Prestigious award is presented to Second World War veteran

George Brewis proudly holding the Legion D'Honneur with, left, Major Alan Wall TD, president of the Alnwick branch of The Fusiliers Association, and,  right, Colonel Richard Jackson QVRM, who presented the award.
George Brewis proudly holding the Legion D'Honneur with, left, Major Alan Wall TD, president of the Alnwick branch of The Fusiliers Association, and, right, Colonel Richard Jackson QVRM, who presented the award.
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A proud D-Day hero from Alnwick has been presented with France’s highest military honour.

George Brewis, 92, was given the Légion d’Honneur at a meeting of the Alnwick branch of The Fusiliers’ Association last Saturday.

George Brewis shares the moment of receiving the Legion D'Honneur with his wife Ann.

George Brewis shares the moment of receiving the Legion D'Honneur with his wife Ann.

The accolade recognises the selfless acts of heroism and determination displayed by all surviving British veterans of the Normandy landings, and of the wider campaigns to liberate France from the Nazis in the Second World War.

Great-grandfather George served with the Army on D-Day and continued in Europe until the war’s end.

After being presented with the honour, George said: “This award is fantastic and I am over the moon, although I feel that the medal should have been awarded to those lads who lost their lives on D-Day and in the battle to liberate France.”

While serving with the 3rd British Infantry Division, George landed with one of the earliest waves on Sword Beach on D-Day – June 6, 1944.

George Brewis pictured in 1944.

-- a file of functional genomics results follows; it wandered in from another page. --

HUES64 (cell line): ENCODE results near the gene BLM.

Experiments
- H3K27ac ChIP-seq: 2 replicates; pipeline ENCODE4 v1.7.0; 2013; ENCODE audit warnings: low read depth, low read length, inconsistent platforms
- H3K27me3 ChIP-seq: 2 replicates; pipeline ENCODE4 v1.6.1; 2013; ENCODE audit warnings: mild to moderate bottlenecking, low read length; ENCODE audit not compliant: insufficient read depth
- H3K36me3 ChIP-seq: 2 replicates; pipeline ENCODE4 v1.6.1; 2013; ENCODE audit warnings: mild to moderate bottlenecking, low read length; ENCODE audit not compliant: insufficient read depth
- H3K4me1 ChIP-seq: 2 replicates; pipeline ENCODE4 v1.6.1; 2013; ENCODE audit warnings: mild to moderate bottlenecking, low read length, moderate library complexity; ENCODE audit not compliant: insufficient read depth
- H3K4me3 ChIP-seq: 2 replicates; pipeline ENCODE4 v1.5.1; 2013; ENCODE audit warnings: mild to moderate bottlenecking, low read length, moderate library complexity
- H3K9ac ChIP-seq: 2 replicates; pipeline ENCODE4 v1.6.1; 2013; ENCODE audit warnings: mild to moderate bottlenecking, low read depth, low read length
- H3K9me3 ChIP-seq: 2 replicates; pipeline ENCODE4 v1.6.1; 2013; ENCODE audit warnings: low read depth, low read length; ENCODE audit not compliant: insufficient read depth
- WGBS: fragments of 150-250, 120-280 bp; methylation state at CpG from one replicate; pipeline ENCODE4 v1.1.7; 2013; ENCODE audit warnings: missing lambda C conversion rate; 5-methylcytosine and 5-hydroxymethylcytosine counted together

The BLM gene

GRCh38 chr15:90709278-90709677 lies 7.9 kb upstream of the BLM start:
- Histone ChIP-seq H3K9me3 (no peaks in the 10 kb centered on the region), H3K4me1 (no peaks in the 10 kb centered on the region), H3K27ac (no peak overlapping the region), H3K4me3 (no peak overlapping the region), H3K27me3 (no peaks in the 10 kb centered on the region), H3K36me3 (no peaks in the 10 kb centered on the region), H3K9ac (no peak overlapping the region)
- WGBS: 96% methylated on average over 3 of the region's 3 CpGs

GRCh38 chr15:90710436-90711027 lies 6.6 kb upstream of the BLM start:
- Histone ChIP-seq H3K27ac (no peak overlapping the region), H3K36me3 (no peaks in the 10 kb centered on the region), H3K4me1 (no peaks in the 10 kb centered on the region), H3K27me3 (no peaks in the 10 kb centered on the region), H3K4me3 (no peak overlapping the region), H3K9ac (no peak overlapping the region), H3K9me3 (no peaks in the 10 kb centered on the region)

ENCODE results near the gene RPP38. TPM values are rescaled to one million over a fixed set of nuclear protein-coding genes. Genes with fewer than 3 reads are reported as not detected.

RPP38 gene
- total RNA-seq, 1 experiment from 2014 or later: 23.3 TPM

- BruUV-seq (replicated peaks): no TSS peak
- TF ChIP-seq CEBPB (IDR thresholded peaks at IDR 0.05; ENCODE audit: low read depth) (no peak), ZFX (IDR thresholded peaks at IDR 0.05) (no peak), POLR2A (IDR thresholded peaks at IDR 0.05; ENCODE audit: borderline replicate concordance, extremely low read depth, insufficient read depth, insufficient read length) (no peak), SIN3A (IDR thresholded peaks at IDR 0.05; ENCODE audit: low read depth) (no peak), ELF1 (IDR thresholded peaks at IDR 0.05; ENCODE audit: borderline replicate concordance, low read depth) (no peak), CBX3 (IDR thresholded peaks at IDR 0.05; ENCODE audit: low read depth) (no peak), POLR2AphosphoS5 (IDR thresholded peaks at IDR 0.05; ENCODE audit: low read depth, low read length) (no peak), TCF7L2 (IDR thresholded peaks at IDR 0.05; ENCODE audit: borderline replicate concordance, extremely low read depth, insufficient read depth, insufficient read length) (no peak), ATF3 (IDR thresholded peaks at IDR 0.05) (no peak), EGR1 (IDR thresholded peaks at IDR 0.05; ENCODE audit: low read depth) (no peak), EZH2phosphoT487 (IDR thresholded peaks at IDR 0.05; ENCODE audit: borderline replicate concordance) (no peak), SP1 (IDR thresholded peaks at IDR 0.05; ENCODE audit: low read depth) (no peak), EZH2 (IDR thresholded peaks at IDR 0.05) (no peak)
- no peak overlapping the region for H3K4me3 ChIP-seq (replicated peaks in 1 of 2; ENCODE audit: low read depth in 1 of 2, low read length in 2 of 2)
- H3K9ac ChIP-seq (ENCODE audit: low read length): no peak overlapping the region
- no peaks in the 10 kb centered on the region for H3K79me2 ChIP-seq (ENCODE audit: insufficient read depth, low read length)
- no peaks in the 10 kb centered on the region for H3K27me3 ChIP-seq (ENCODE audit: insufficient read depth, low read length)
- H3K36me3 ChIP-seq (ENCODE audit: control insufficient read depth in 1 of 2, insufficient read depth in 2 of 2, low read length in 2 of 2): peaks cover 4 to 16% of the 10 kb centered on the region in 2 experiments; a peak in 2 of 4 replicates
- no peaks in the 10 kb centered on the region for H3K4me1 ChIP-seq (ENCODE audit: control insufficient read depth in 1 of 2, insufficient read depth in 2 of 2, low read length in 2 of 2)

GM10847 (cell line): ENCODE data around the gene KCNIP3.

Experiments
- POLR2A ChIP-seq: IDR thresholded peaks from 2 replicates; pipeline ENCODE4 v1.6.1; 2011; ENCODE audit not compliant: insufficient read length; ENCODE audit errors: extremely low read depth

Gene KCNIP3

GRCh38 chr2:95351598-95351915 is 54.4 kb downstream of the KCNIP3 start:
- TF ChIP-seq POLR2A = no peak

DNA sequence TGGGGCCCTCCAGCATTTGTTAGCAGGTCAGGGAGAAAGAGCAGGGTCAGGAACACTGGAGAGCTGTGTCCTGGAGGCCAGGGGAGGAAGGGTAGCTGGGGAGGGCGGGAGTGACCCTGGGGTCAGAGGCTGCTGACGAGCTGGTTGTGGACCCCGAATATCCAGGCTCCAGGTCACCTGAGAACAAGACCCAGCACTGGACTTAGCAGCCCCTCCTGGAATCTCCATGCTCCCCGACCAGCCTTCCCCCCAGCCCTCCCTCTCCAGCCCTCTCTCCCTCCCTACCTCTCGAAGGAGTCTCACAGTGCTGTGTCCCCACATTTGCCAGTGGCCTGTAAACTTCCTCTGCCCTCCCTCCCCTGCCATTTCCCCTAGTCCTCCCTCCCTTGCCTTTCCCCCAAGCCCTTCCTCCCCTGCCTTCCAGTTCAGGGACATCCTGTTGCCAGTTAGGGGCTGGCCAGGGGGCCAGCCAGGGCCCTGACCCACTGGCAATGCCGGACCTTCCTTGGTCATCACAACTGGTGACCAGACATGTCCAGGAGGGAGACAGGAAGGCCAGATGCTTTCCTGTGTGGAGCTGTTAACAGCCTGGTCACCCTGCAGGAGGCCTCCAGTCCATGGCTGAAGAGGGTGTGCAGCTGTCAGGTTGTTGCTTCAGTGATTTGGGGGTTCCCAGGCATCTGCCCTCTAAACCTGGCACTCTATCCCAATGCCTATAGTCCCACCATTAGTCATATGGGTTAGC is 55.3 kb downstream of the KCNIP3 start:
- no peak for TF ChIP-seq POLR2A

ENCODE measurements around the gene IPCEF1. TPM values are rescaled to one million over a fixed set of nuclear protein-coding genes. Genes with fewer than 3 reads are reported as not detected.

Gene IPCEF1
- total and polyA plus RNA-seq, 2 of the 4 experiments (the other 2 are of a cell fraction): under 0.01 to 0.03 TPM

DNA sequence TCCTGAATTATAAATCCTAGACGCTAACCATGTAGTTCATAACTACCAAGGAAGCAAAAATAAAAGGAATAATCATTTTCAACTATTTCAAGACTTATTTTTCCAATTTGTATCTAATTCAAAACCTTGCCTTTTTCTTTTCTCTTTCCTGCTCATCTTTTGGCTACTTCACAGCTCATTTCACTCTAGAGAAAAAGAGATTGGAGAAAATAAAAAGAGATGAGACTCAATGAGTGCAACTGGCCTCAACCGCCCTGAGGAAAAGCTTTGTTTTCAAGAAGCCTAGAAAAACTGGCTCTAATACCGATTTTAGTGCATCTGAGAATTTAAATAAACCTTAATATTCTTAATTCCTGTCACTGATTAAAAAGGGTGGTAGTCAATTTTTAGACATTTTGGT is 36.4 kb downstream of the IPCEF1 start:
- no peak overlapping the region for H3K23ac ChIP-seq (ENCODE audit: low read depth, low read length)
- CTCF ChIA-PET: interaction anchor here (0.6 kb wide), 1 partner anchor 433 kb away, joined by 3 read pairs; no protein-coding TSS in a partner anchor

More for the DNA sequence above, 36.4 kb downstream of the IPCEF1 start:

George Brewis pictured in 1944.

His role was that of dispatch rider as a member of the Royal Army Service Corps, but for several weeks he was unable to fulfil his role, because of the limited terrain held.

He was therefore employed on the beach unloading stores from the amphibious landing craft. More specifically, he helped provide an essential stockpile of cans of petroleum.

This petrol dump was attacked by German aircraft and exploded. George was involved in the aftermath and the re-establishing of the dump.

He remained with the 3rd Infantry Division during the assault on Caen and he continued his service in Europe until the war ended in 1945.

However, this was not the end of George’s Army service. At the end of the war in Europe, the 3rd Division was posted to Palestine and George was not demobbed until 1947. In 1948, following his return to Alnwick, George joined the 7th Battalion, The Royal Northumberland Fusiliers (Territorial Army), and served for 11 years, having been promoted Corporal.

Unfortunately, he had to leave the TA following an accident sustained while on annual training. After he was demobbed, George worked for 20 years as a mechanical engineer for the Ministry of Agriculture, before setting up in business as a haulage contractor.

In April 1952, he married Ann and they have a son and a daughter, four grandchildren and one great-granddaughter. Ann was delighted to see hero George honoured with the Légion d’Honneur. She said: “I am overjoyed with this award, as are all the members of our family”.

At George’s request, the presentation was held at the RAFA Club, where the Fusiliers’ Association meets once a month, and which was attended by George’s family and friends.

The presentation ceremony was introduced by Major Alan Wall TD, president of the Alnwick branch.

The medal was presented by Colonel Richard Jackson QVRM, formerly Commanding Officer of the 6th (Northumberland) Battalion, The Royal Regiment of Fusiliers, who subsequently was appointed the Deputy Commander 15th (North East) Brigade and then TA Colonel of the 2nd Division.